I didn’t have any friends freshman year.
This is a phrase that’s become central to my personal mythology. It started out as a small joke I made when describing my college experience, but when I said it out loud, I uncovered the startling truth behind the humor.
I admit — it’s not strictly true, at least not in a superficial sense. I did participate in extracurriculars, and I would hang out at the sanctioned events, but there were few people I felt comfortable spending time with outside of official activities. I did have friends from high school, but as we quickly dug out our own corners of the campus, time together grew rarer and rarer.
So I spent most nights and weekends alone. It wasn’t by choice, but I look back on that time with great fondness. Marilynne Robinson once said that loneliness can be joyful — that there’s a sort of rigor, a clarity to it. She also said that many lonely people fail to see this because they spend too much time worrying about being lonely.
Over winter break that year, my family, in search of things to do, went to see a few films that were getting Oscar buzz. I had never heard of any of them — does anyone remember “Lady Bird” or “Call Me By Your Name?” I liked what I saw, but I loved being privy to the Oscars discourse. So I resolved to watch every film that was nominated for Best Picture that year (the 2018 Academy Awards lineup has, in my opinion, yet to be outclassed).
When I returned to Berkeley after break, I scoured the Bay Area for theaters that were playing the nominees. This was the halcyon age of MoviePass, when $10 per month bought you unlimited theater tickets. I traveled far and wide searching for the theaters who were re-releasing the Oscars contenders, going to such lengths as taking BART to Westfield Mall San Francisco Centre to catch a 4 p.m. weekday screening of “Darkest Hour” (which was, in retrospect, not worth the effort).
But I didn’t stop with the Best Picture nominees. MoviePass had given me what I had been searching for all year: a way to pass the time alone. So I started going to screenings whenever I had free time: between classes; on Friday nights; on Sunday afternoons. I had yet to create a habit of keeping up with new releases, so I surrendered to the marquee outside Shattuck Cinemas — whatever they had that looked remotely interesting, I would see.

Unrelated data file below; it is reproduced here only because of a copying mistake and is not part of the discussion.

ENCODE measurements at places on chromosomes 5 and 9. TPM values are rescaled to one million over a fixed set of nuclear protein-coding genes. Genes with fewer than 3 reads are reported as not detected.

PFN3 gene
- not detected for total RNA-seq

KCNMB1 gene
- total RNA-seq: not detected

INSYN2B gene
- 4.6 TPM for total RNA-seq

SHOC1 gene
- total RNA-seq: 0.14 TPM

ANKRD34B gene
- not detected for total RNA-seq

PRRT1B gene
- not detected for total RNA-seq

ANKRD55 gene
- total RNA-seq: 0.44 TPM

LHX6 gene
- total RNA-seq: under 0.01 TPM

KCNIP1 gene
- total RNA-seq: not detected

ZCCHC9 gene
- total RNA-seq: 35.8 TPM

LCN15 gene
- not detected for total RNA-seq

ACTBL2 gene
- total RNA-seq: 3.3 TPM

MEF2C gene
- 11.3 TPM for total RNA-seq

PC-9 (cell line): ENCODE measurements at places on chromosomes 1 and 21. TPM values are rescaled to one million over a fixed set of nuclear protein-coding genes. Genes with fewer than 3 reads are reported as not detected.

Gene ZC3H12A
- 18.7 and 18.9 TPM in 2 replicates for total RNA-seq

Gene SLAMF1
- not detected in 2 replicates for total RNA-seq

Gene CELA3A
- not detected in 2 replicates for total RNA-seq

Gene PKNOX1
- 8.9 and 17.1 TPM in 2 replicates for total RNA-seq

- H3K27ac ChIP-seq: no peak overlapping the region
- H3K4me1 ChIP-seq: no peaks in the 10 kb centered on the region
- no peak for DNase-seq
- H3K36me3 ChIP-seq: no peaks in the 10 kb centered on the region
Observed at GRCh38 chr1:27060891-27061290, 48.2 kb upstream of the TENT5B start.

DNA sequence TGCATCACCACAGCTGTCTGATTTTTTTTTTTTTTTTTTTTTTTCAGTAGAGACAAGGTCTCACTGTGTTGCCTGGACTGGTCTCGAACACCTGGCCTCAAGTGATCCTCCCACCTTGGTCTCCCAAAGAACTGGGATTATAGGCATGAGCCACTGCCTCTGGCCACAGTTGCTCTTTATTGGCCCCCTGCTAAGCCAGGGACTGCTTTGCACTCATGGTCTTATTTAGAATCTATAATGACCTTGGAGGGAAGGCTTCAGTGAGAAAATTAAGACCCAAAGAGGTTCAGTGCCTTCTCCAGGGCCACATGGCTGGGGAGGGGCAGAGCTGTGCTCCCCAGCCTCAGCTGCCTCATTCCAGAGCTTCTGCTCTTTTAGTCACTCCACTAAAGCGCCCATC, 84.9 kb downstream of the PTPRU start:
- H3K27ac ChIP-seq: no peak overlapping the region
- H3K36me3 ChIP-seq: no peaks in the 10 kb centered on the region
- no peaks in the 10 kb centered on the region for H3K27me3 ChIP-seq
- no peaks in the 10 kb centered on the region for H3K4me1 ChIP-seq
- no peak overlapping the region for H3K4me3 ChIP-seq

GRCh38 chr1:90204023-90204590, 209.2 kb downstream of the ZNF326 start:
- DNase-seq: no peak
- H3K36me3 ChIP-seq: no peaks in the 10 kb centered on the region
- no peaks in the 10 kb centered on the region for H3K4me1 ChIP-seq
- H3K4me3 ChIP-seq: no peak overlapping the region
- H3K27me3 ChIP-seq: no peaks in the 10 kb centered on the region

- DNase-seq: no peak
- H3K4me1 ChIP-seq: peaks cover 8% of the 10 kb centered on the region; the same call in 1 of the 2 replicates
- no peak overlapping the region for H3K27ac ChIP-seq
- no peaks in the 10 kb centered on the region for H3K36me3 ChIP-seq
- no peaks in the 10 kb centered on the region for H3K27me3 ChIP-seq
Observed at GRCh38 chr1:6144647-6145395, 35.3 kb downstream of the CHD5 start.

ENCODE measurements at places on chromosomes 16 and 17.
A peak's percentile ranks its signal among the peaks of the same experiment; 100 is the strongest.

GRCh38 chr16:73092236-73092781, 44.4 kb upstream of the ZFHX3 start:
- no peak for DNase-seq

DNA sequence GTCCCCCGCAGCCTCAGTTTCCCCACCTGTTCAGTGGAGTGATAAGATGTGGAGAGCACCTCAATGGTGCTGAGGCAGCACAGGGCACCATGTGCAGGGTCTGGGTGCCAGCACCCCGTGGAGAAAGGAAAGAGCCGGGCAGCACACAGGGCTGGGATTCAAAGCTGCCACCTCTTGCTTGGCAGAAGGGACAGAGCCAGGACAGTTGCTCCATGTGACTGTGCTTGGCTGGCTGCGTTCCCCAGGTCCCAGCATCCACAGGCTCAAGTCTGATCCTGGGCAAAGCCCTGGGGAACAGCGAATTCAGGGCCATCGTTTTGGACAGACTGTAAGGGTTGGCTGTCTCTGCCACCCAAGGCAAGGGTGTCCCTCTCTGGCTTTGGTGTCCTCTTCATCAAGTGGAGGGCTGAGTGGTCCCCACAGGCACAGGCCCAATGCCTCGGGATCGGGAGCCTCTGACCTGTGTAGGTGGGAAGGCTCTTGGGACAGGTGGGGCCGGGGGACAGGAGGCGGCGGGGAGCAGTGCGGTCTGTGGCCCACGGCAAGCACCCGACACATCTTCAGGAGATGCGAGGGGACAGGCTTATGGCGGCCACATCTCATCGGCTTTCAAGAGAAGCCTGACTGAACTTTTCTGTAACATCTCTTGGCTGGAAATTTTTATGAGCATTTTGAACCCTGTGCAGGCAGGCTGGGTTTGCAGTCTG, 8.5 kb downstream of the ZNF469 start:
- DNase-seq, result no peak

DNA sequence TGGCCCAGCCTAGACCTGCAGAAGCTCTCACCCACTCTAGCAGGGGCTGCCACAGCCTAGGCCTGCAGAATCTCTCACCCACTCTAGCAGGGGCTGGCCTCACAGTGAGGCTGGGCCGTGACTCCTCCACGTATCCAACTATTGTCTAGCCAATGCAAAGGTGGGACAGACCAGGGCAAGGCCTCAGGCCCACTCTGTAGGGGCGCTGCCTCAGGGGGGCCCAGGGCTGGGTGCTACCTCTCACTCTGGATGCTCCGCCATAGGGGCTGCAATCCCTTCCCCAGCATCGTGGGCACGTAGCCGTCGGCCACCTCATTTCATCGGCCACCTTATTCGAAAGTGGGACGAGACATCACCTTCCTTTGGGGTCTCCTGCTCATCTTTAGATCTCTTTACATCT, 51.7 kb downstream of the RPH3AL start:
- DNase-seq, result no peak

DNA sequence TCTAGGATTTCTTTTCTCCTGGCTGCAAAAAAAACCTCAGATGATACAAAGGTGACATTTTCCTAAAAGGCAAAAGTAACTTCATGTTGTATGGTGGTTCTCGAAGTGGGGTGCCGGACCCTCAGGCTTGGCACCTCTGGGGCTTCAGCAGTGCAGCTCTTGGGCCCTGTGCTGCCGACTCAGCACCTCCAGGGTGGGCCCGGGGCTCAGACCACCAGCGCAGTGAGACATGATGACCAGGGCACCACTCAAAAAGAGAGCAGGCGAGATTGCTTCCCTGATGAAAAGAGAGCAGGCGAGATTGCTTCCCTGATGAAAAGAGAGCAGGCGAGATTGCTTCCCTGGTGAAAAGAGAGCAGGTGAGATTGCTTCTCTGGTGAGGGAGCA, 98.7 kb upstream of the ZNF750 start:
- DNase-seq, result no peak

It was in these screening rooms that I stumbled across that elusive clarity Robinson talks about. When you’re forced to put away your phone for two hours and focus on strangers inhabiting a different world, the fear that life might be slipping through your fingers fades into the background. That fear, which loomed over me for too long, was replaced by the fascinating people I met and the gorgeous places I visited. When my mind churned over Agnes Varda’s tortured relationship with Jean Luc Godard or the surprisingly beautiful architectural landscape in Columbus, Ohio, I was never truly alone. The misery of loneliness transformed before my eyes into the serene joy of solitude.
I do have friends now, but I still prefer to go to the theater alone. It connects me to what I love most about movies: the potential for reflection, the emotional journey and the ability to laugh in the dark like I’m the only one in the theater — and oftentimes I am. Maybe the fine citizens of Berkeley weren’t interested in a romantic comedy with Seth Rogen and Charlize Theron, but I thoroughly enjoyed it.
In many ways, movie-going defined my inner life as a college student. So when the pandemic took theaters away for my final year and a half, I was crushed. I still am. The last time I went to the theaters was almost exactly a year ago, when I went to San Francisco for the one-night-only screening of “Portrait of a Lady On Fire” — an impeccable finale to my collegiate moviegoing career, if I do say so myself.
2020 was set to be chock-full of exciting films that were pushed to 2021, but many more excellent new selections were released onto streaming platforms. And though I did my best to replicate the theatrical environment when watching them, it was never the same — because actually seeing a new movie is only part of the experience. Like all of us, the pandemic has caused me an immense amount of pain this past year, but the real twist of the knife is that it’s also taken away my most dependable coping mechanism.
But this year, I won’t take my sacred sojourns for granted. I’m going to devour anything and everything the good projectionists on Shattuck can throw at me, and I’m not just talking “Dune” or “The French Dispatch.” I’ll take your Croods, your Trolls and your Fast & Furiouses. Look for me there — I’ll be sitting, alone, in the middle of the center row, eagerly awaiting my life to resume.
Matthew DuMont is a deputy arts & entertainment editor. Contact him at [email protected].